WHEN:  Deadline for submissions is August 10. DEADLINE EXTENDED TO AUGUST 22!

Saturday, June 23, 2012

Thursday, June 14, 2012

Palmer's Picks: Wise Child by Monica Furlong

Hi guys! My name's Palmer, and I work in the Young Adult Services department of the Charleston County Public Library. I love graphic novels, root beer floats and thunderstorms (and flip glasses). I also love finding truly awesome books and sharing them with you avid readers! Remember to click on any title to put it on hold.

If you’re like me, you’ve spent a good amount of time sitting in class or studying for tests, bored out of your mind and desperately wishing that school was a whole lot more like Hogwarts.“I’d be acing this class if it was Defense Against the Dark Arts,” you might’ve thought while trying not to drift off to sleep. "Writing a paper on ways to ward off werewolves is way more interesting than studying stupid plant cells! And why can’t I be learning how to make love potions instead of memorizing the dumb ol’ periodic table?”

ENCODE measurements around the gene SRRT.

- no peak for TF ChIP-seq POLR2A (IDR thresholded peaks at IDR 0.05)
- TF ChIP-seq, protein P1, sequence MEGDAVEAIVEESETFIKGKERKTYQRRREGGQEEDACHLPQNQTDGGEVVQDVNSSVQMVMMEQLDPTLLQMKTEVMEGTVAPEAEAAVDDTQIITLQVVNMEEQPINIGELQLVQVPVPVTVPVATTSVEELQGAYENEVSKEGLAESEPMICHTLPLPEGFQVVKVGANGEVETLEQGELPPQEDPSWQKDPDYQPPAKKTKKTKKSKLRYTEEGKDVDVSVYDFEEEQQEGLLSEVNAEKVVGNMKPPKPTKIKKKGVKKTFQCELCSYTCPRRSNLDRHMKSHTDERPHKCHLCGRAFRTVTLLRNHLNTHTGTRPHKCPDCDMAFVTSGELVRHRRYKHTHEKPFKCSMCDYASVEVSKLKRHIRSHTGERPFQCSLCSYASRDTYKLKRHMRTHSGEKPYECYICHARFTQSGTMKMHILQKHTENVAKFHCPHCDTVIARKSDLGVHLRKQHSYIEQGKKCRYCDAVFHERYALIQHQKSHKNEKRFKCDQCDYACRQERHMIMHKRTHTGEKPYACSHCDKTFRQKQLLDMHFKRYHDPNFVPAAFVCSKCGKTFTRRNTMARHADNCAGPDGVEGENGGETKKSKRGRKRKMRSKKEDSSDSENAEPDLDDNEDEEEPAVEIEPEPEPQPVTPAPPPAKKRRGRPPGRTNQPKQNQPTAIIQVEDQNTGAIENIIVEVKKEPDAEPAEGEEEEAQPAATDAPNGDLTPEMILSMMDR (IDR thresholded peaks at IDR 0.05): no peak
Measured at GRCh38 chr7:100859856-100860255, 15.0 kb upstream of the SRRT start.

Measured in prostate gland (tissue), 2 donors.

Trust me, I understand.

Wise Child
The idea of a magical education is something that has filled me with longing ever since I began reading the Harry Potter series. Something I hadn’t imagined, however, was the kind of magical education the late Monica Furlong brings to life in Wise Child--something I like to call "magical homeschooling."